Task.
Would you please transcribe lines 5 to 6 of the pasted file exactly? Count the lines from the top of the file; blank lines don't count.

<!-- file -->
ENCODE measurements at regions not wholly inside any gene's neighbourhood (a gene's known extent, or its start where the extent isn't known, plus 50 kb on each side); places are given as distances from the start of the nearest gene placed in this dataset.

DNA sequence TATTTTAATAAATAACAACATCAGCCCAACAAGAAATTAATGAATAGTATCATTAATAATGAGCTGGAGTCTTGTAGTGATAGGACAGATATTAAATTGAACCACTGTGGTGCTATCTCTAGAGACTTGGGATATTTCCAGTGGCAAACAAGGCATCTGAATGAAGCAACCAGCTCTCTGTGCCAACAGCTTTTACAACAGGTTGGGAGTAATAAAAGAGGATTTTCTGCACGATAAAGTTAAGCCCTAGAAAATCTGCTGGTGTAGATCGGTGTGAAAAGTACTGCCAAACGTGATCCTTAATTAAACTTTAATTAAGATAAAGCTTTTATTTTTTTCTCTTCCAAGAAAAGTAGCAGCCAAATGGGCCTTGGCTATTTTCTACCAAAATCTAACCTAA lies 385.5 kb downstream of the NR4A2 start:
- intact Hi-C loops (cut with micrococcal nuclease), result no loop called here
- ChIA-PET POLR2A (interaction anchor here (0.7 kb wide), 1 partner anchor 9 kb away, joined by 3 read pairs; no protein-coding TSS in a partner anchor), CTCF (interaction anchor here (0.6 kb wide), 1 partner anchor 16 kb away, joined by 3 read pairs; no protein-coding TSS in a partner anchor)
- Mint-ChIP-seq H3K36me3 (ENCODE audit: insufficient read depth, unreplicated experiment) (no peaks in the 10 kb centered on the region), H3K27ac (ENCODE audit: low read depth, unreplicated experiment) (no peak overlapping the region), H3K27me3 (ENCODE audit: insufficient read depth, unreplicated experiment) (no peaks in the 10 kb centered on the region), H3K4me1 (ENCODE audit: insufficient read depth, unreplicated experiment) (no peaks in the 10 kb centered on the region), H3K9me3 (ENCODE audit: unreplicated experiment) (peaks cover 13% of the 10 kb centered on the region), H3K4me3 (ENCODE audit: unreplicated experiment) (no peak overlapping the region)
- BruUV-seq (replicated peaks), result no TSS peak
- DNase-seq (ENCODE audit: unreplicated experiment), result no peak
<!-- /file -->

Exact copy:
- Mint-ChIP-seq H3K36me3 (ENCODE audit: insufficient read depth, unreplicated experiment) (no peaks in the 10 kb centered on the region), H3K27ac (ENCODE audit: low read depth, unreplicated experiment) (no peak overlapping the region), H3K27me3 (ENCODE audit: insufficient read depth, unreplicated experiment) (no peaks in the 10 kb centered on the region), H3K4me1 (ENCODE audit: insufficient read depth, unreplicated experiment) (no peaks in the 10 kb centered on the region), H3K9me3 (ENCODE audit: unreplicated experiment) (peaks cover 13% of the 10 kb centered on the region), H3K4me3 (ENCODE audit: unreplicated experiment) (no peak overlapping the region)
- BruUV-seq (replicated peaks), result no TSS peak